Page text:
Gail Eichelberger is a gardener and therapist in Middle Tennessee. She loves wildflowers and native plants and thoroughly enjoys writing about the ones she grows at Clay and Limestone."


  1. I love the color and movement of those river oats, Gail, and imagine there is sound too when the breezes blow the seedheads against each other. Beautiful photos, my friend!

  2. I have seen this wild river oats along the county road where we go birding a lot. I have been tempted to put them into my gardnen. Pretty pictures Gail. I hope you and yours have a wonderful Thanksgiving.

  3. I hope you have a happy Thanksgiving Gail and that if you or your family are travelling that all will be safe.

  4. I do like the looks of the River Oats but think it best right now not to add them to my garden, until I get a few other things straightened out. For this Wildflower Wednesday, I posted about Boltonia.

  5. This grass looks so beautiful in your garden, Gail--I can just picture it dancing in the breezes. At our Master Gardeners annual potluck last week, they used the dried seedheads with dried hydrangeas as table decorations--so pretty!

    Wishing you and your family a very Happy Thanksgiving, Gail!

  6. Beautiful in your garden against the purple bench. I would love to sit there with you and listen to the birds sing.~~Dee

  7. I adore Chasmanthium latifolium - in my colder garden hasn't seeded around. My only bugaboo is that I can't get its shivering seed heads to hold still for that perfect shot. Love the shot you did with the Asters - such great colours and forms together.

  8. Beautiful photos Dear Gail! Your River Oats offer a lovely texture throughout the seasons. Happy Thanksgiving to you and yours.

  9. Definitely one of my favorites! In addition to its beauty is how well it will tolerate some shade. Can get a little aggressive in some situations but easy to control.

  10. I love mine, but it's at the base of pine trees where it doesn't get the moisture it'd probably like, so it hasn't gotten completely out of control. Yet. I've heard of people bemoaning it's aggressiveness, but it's one of my favorite native grasses...but ask me again in five years!

  11. What a lovely grass. I have an increasing number of grasses in my garden as I love the movement they bring to the garden

  12. Gail, can you tell what month (and year) you posted those sweet posts about your mom?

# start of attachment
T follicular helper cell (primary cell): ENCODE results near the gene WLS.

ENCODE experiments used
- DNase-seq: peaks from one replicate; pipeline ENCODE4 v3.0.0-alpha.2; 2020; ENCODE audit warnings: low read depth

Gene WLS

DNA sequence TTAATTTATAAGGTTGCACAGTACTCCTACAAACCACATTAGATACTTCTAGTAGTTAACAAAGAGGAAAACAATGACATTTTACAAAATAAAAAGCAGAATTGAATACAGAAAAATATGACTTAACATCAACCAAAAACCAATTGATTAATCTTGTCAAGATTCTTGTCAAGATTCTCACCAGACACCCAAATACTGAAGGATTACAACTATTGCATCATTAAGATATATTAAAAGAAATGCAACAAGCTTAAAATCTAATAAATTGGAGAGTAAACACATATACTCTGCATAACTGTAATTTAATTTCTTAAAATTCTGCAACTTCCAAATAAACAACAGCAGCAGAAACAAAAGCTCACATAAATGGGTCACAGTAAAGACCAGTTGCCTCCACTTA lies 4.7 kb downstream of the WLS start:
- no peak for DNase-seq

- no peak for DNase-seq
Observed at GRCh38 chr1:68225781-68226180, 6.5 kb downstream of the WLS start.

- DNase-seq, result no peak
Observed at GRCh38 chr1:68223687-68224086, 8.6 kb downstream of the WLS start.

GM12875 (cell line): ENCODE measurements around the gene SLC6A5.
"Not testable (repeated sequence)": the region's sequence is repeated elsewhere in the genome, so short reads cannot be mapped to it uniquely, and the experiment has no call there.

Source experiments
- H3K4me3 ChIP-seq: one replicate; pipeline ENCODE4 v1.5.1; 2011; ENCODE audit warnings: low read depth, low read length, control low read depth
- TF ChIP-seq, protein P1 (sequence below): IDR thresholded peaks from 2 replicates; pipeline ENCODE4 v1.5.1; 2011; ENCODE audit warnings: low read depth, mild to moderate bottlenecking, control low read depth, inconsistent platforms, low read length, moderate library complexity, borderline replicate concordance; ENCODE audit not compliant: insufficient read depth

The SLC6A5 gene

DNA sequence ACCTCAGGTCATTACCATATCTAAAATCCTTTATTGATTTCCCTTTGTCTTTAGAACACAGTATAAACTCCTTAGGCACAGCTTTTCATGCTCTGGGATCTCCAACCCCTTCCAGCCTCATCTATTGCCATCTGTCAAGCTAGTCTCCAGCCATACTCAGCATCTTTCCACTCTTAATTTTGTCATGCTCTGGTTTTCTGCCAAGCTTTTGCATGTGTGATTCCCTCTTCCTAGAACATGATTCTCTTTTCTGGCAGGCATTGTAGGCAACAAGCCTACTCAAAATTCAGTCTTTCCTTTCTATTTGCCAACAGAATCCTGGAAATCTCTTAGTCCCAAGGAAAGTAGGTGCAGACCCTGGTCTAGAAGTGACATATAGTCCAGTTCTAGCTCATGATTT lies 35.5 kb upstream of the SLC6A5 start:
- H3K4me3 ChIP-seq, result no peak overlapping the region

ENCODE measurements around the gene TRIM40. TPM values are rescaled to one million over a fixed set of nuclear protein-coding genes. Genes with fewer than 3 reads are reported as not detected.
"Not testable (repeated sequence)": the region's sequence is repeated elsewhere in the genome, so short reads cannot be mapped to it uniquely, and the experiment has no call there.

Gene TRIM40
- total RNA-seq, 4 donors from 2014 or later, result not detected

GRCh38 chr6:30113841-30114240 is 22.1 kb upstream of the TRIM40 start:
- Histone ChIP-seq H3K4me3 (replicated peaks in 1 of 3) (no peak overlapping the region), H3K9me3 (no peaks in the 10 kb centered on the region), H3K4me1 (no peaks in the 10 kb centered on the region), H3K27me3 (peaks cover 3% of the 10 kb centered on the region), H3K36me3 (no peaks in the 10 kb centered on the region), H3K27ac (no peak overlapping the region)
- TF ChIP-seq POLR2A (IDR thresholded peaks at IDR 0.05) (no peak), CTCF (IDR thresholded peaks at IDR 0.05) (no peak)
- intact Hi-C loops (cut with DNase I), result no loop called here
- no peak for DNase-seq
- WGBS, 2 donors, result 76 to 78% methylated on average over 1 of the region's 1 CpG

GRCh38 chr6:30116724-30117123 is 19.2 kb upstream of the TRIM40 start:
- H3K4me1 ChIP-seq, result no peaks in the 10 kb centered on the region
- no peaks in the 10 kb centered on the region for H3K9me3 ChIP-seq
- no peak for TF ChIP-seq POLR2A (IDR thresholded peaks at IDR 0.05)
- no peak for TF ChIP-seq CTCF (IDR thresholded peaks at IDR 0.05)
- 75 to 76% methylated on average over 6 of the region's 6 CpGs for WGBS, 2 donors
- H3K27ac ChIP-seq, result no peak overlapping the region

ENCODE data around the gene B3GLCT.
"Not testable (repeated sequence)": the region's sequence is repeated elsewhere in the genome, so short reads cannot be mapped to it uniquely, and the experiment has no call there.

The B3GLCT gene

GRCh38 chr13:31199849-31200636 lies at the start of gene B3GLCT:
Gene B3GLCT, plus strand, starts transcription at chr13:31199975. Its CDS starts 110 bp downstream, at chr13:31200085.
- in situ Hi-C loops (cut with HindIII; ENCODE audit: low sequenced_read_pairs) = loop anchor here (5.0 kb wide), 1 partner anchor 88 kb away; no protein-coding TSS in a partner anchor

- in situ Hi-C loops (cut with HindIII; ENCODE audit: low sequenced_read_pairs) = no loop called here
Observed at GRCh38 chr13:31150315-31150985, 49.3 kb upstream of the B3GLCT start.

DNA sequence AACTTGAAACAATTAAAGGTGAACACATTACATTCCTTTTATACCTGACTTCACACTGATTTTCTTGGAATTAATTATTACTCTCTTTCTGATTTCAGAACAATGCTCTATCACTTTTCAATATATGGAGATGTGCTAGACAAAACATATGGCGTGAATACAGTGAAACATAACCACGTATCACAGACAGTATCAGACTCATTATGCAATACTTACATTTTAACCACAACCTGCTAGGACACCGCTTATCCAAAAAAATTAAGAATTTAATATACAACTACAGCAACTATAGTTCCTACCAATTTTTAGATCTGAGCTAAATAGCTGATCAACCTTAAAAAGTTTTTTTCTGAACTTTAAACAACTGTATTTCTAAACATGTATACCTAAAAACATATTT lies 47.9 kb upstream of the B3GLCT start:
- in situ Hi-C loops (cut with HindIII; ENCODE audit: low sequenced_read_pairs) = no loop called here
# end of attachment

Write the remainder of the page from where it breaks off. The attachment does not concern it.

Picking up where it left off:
13. What a versatile grass this is! On our farm it grows only in the woods by the creek, but in wide swaths. I have added it to a couple of places in my garden and need to help it spread around to more. :) It's too pretty not to! Your pictures and words capture the enchantment of this native grass very well. Wishing you and your family a very happy Thanksgiving!

  14. Beautiful shots of Chasmanthium. I wish I could share your enthusiasm for it, but my garden is too small, and I ended up ripping it out.

  15. I've been thinking about adding ornamental grasses - river oats look great!
    Beautiful photos - I can see that they are wonderful in all seasons!
    Happy Thanksgiving!

  16. Hi Gail,
    I was feeling sleepy after putting my post up, so I went and reworked the wooden train tracks for when our grandsons come over tomorrow.

    Then, I spent some time trying to figure out if what I call quacking grass or Northern Sea Oats is the same as yours. Quacking grass has a different scientific name, but from what I saw, I may actually have what you do.

    It is a prolific self sower, and I pull out lots of young plants. Like you, I warn others of its habit of self sowing before giving them plants.

    I enjoyed your lovely photos!

    I hope you had a nice Thanksgiving. We did. The time went by too fast, though.

  17. I've tried that grass a couple of times and lost it.:-( It looks lovely, though. I'm showing just my native rose hips and link to my post that had more native plants blooming and fruiting for GBBD.


"Insects are the little things that run the world." Dr. E O Wilson